Don’t push Washington

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Don’t push Washington

The road to Pyongyang has been cleared. But North Korea wants South Korea to keep to the second lane. But Seoul cannot drive in the second lane as it is already occupied by Washington, which does not allow others to intrude on its path. Seoul is almost near passing the final barricade, but Washington does not budge an inch. It dares Seoul to disobey the Pyongyang-set rule and go through the first lane.

Here, the first lane refers to a summit with North Korean leader Kim Jong-un with the goal of denuclearization of North Korea. The second lane is deferment or the scaling down of joint South Korea-U.S. military exercises. South Korean President Moon Jae-in — now in the hard-won driving seat to probably determine the fate of the Korean Peninsula — would soon face a dilemma.

U.S. Vice President Mike Pence, who came to South Korea for the opening ceremony of the PyeongChang Winter Olympics, was very scrupulous. He took care to avoid the awkward moment of coming face to face with the North Korean delegation led by Kim Yo-jong, the younger sister of North Korea’s ruler, and Pyongyang’s ceremonial head of state Kim Yong-nam, and be forced to smile and shake hands with them.

Prime Minister Shinzo Abe supported Pence by keeping a stony and disapproving visage. Pence and Abe arrived late to a reception for VIPs attending the opening ceremony and intentionally stayed in a separate room to avoid bumping into North Korean officials. The two kept the same expression and refused to join the standing ovation for athletes of the host nation marching into the stadium with their North Korean counterparts. South Koreans can complain of the American and Japanese being discourteous. But Washington could make the same complaint about Seoul’s overindulgence of its North Korean guests.

The Blue House claims it did its best to allow the U.S. and North Korean officials to meet naturally. But a photo of a North Korean delegate shaking hands with an American representative would only please North Koreans. South Korea will earn nothing except distrust from Americans and misconceptions from international society. What Seoul believed to be the best course of events was not viewed the same way by Washington and others.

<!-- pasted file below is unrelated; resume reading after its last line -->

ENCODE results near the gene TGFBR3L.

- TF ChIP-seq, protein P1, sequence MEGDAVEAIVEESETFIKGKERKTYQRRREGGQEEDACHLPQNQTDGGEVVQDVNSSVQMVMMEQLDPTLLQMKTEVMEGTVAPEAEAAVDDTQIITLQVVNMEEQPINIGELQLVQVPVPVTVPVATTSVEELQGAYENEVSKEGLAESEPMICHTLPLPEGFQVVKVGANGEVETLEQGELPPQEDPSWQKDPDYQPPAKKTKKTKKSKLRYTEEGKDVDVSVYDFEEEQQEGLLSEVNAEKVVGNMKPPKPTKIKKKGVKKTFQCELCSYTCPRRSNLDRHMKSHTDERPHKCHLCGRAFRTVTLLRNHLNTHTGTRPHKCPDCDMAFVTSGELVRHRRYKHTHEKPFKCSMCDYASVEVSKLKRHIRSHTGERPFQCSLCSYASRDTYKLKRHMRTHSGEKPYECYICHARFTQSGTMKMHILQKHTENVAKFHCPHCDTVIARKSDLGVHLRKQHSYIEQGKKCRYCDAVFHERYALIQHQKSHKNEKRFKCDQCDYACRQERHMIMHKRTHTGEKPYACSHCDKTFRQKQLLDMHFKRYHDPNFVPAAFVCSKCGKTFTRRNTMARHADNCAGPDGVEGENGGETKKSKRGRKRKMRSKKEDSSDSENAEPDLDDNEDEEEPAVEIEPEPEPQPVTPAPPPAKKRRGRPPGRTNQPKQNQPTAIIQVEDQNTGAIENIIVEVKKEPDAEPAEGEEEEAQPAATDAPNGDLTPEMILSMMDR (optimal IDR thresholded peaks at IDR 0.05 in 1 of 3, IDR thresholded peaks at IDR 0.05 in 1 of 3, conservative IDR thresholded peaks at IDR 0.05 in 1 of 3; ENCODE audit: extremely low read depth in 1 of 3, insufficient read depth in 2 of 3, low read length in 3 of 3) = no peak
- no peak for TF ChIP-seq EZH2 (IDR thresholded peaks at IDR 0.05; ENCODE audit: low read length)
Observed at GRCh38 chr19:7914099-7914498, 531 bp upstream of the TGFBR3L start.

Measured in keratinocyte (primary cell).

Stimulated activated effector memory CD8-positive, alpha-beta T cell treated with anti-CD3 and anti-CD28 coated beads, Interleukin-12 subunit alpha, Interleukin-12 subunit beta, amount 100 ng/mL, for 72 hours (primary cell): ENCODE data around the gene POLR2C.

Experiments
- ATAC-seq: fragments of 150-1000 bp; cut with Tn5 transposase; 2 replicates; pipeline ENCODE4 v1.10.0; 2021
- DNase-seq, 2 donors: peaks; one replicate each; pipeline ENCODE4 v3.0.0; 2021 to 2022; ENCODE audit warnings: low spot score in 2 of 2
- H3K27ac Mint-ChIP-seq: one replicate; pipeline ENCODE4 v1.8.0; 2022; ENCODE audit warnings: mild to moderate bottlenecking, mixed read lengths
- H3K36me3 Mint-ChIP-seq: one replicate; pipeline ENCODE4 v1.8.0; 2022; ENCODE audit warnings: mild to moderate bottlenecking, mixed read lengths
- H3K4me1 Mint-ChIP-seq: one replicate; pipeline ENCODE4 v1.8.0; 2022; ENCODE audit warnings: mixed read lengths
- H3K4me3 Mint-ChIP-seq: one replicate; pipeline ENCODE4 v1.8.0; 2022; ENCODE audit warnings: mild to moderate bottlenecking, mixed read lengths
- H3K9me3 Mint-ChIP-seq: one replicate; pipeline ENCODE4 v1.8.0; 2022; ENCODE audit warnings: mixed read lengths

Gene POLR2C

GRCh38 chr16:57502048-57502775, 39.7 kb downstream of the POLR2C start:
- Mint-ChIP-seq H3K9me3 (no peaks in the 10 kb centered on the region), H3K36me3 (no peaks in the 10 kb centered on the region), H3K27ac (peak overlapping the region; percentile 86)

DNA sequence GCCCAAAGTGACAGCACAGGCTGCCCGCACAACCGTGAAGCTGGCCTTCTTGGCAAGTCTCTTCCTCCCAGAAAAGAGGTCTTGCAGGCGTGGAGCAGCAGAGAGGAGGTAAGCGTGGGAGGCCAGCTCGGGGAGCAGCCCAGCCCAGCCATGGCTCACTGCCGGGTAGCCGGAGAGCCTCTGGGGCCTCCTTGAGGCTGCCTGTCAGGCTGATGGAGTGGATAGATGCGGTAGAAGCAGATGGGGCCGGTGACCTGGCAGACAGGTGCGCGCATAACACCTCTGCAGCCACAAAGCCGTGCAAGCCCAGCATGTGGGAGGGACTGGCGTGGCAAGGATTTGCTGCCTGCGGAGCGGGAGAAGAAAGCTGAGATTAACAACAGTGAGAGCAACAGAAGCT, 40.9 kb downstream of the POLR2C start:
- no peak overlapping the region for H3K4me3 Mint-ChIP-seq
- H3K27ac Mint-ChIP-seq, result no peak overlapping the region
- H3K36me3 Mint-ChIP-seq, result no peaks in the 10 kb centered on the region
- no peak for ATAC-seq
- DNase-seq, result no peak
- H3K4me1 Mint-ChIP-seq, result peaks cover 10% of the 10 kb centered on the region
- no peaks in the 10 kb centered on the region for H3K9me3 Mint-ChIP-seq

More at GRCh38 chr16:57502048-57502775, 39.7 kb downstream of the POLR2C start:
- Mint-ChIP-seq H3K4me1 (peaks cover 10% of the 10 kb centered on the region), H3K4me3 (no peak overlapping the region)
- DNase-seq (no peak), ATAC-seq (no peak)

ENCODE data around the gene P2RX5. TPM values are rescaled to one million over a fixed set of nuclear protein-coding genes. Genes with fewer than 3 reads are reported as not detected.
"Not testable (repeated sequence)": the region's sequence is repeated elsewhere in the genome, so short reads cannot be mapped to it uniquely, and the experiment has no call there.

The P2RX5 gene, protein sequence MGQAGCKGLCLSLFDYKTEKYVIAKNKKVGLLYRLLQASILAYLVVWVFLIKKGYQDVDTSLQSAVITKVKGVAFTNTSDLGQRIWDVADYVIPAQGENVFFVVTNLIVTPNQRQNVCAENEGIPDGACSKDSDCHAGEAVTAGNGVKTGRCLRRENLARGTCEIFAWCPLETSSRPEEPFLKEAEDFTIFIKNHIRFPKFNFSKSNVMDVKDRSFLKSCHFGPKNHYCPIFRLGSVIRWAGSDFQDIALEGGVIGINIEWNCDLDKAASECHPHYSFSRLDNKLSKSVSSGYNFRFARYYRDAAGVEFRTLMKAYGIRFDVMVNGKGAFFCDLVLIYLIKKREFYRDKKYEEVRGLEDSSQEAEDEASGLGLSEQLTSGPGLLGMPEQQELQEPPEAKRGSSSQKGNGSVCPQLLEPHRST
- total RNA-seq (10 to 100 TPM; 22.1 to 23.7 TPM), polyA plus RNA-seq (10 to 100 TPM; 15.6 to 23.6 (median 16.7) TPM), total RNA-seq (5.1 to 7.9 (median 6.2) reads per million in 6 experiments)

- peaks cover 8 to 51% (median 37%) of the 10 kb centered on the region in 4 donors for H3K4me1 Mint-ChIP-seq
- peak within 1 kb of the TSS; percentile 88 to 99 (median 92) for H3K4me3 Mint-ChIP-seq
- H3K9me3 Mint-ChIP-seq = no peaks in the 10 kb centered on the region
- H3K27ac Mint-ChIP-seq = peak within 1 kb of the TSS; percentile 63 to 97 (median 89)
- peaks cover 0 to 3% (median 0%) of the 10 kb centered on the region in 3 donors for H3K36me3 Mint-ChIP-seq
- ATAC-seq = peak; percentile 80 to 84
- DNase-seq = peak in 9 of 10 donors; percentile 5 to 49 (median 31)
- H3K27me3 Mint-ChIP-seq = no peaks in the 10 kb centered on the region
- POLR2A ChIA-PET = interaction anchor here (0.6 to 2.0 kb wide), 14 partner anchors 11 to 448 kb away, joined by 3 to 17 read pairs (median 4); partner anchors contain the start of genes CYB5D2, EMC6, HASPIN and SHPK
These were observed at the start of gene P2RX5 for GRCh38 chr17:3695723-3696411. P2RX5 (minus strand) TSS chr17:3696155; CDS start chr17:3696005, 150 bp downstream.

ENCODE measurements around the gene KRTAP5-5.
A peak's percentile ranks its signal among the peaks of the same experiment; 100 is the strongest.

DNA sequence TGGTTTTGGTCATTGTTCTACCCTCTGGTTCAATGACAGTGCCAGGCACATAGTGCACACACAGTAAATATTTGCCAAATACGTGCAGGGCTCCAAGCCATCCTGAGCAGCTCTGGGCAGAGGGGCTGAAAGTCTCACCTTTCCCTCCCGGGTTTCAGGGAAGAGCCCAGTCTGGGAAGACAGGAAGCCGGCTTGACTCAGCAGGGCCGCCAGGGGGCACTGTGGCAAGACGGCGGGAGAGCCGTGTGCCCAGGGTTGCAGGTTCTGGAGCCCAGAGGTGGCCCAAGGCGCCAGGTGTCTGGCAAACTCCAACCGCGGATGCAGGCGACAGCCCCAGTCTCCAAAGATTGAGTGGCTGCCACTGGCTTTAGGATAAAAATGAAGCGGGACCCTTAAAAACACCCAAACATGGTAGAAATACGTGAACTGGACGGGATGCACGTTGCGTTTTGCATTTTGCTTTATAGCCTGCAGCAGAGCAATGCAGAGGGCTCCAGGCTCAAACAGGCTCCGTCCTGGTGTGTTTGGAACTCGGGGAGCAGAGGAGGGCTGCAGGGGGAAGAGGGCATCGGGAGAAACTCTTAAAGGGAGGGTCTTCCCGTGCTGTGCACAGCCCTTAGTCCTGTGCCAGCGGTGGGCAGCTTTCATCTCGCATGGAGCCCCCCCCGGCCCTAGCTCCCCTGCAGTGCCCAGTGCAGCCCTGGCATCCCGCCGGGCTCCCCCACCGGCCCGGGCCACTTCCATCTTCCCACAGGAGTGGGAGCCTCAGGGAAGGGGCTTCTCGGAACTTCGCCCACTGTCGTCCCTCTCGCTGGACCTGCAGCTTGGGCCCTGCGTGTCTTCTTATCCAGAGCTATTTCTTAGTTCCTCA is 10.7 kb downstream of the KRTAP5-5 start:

The first round of PyeongChang diplomacy has ended. Seoul officials were more doting and catering toward the North Korean dictator’s sister than Tokyo had been with President Donald Trump’s daughter Ivanka. President Moon invited Kim Yo-jong to the Blue House and the prime minister went to her residence to make a courtesy call. Not once did they mouth the word “nuclear.” The unification minister even cried out encore three times after Hyon Song-wol, head of the North Korean art troupe, finished her performance at a concert hall in Seoul.

The Moon government made sure the glamorous Hyon and proud Kim received all the attention. Just months ago, North Korea threatened South Korea and the world with its nuclear and missile weapons. The 90-year-old figurehead of North Korea may have shed tears on his last day in South Korea to celebrate the victory of Pyongyang’s peace offensives in the South.

Upon returning to Washington, Pence suddenly indicated a willingness to talk to Pyongyang. Some interpret his comment as Washington’s approval of inter-Korean dialogue and its own readiness for one. Washington would already have presumed the chance of the sister coming with an olive branch and even a proposal for an inter-Korean summit. But it cannot outright agree.

Washington’s policy on North Korea has been wobbly. There were talks of Washington studying the option of a so-called “bloody nose” strike and of the nominee for ambassador to South Korea Victor Cha being removed because he disapproved of such a hawkish option. But both hawks and doves agree on the basic stance on denuclearization because it does not just affect the Korean Peninsula but the international nonproliferation campaign.

So what now? Seoul may try to convince Washington that it needs to bring Pyongyang to the negotiating table to achieve denuclearization. But the United States and the rest of the world are cynical as they have been fooled over and over by Pyongyang. North Korea has advanced too far in its weapons program to be addressed with such naivety. If Seoul insists on a reconciliatory path, it will only worsen relations with its most important ally. The next stage will be critical and hard.

A meeting between Moon and Kim demands patience and creativity. Seoul must not nag at Washington. We must not forget that North Korea is the source of the problem. If Pyongyang insists it cannot yield the first lane, Seoul must demand it come up with a third option. That is the only way to get U.S. officials to sit across from North Koreans. We must keep to procedures and defend our dignity.

JoongAng Ilbo, Feb. 14, Page 26

*The author is the Washington bureau chief of the JoongAng Ilbo.

Kim Hyun-ki
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